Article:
For a business to grow and improve, managers must set stretching goals or objectives for their people. Scorecards and personal objectives are a common tool in the modern workplace, but many managers still don’t really understand how to set the right goals. Make sure you set your team up for success with this simple guide to setting the best possible annual objectives.
Align with the bigger picture
Your team is probably one of many, and it’s vital that your goals or objectives match those of your peers. If you’re all pulling in different directions, it’s unlikely that anybody will get anywhere. Ask senior managers and leaders for the business’s strategic objectives. Is the business trying to become more profitable, or is the focus on rapid growth? Your leaders may want to focus on reducing costs, or they may want to create a superb place to work. Remember that it’s possible that your business wants to meet all these goals, but make sure you understand where the priorities are.
Plan ahead by looking back
The best way to work out what you want to do moving forward is to look at what you did last year. Where were your team’s biggest successes, and where were your main areas of opportunity? Your team’s targets need to focus on those areas where you really need to improve, as well as those areas where your team has shown its talents. Use data and performance reporting, as well as feedback from your customers or colleagues to generate ideas for the areas that you need to target.
Focus on a few, vital
Businesses and managers often make the mistake of focusing on too many areas of improvement. There’s a very strong argument that it’s much better to do really well in a few ways, and not spread yourself so thinly that you are only ever OK or average. Where can you make the biggest gains? Where can you drive the most growth or save the most money? While your leaders expect you to do more than one thing, make sure that you are completely clear about the few, vital things you can do.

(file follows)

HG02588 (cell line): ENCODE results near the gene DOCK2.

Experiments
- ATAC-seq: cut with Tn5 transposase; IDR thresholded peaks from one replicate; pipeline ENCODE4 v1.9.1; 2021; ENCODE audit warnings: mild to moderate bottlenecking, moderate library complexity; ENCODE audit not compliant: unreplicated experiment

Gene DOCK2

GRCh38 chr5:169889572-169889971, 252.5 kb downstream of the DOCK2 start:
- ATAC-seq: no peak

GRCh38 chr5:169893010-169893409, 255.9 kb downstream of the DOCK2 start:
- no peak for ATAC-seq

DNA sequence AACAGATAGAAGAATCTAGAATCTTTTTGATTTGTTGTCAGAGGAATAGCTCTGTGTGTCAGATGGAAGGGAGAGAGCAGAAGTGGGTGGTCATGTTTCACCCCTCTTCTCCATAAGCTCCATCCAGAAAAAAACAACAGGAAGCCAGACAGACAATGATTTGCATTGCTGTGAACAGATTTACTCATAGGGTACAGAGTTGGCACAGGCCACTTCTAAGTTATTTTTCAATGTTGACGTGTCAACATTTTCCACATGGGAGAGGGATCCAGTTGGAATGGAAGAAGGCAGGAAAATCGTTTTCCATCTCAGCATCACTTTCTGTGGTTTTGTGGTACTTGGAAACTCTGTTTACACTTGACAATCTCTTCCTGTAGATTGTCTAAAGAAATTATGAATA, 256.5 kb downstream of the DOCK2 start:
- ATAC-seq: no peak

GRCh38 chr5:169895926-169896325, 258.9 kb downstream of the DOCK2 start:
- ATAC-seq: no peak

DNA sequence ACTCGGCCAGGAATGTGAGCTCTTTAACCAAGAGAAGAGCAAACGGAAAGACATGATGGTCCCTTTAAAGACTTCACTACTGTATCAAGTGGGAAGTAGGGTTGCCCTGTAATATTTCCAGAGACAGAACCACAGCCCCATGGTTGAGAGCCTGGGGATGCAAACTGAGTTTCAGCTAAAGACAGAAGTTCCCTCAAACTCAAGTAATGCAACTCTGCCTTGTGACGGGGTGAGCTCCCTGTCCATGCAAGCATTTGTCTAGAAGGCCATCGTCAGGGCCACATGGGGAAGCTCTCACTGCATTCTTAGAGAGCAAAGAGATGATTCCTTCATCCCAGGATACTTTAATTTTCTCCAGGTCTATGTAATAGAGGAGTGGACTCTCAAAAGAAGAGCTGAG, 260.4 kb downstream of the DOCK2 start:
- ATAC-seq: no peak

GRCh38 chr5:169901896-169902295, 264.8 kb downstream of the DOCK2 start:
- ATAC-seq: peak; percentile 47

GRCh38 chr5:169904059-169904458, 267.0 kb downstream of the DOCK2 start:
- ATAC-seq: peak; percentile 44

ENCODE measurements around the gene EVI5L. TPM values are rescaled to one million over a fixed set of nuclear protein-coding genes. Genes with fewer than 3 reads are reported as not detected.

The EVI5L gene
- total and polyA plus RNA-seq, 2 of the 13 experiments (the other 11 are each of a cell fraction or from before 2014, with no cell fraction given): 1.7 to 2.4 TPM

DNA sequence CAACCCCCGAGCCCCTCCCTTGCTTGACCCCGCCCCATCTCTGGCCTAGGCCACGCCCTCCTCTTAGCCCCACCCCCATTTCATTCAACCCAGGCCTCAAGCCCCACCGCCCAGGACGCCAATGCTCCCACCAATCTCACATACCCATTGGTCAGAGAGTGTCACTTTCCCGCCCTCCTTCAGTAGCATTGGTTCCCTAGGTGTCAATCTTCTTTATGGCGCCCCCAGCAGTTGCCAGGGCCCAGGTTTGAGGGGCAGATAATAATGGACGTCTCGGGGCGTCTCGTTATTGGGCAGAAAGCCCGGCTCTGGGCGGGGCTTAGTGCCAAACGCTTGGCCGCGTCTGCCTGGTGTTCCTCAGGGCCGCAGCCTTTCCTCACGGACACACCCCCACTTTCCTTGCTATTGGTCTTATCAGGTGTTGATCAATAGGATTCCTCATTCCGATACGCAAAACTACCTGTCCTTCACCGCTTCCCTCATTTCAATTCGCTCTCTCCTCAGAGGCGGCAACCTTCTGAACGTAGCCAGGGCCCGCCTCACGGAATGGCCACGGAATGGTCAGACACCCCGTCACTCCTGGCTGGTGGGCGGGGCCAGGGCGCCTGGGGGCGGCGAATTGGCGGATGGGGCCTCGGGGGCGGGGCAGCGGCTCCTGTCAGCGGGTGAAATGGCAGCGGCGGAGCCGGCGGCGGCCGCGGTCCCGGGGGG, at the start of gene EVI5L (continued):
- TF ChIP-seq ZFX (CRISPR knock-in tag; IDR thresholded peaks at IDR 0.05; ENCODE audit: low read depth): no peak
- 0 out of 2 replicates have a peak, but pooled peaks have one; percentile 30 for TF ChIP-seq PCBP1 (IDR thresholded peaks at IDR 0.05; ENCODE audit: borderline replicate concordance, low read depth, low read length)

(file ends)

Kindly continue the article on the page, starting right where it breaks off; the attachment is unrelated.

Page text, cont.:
Get SMART about it
Your annual objectives should always follow the SMART acronym. This means that your objectives are specific, measurable, achievable, realistic and time-bound. It’s vital that you are completely confident that every goal or target meets these definitions. If your objectives aren’t SMART you are simply setting yourself up for failure. Remember that your people cannot focus on targets that aren’t specific. For example, ‘improving customer service’ sounds like a great annual objective, but what does that actually mean? If you can’t provide the detail, your goal is worthless, so get ruthless about the targets you set.
Look for opportunities to share goals
Your peers are likely to have some great ideas, and if you actively collaborate, your objectives will make much more sense. For example, a sales team may want to acquire a number of new customers, but if the fulfillment team doesn’t have the same target, the process of sending out new goods could fail. Shared objectives between teams are extremely effective at delivering robust improvements because both teams are trying to do the same thing, albeit in different ways. Make sure you review all your targets with other managers, before you make a final decision.
Most modern businesses ask their team managers to set targets and objectives, but many teams still end up with poor annual goals. It’s important to remember that it takes time to learn how to set strong objectives, so all managers must continue to check and refine the goals they set.
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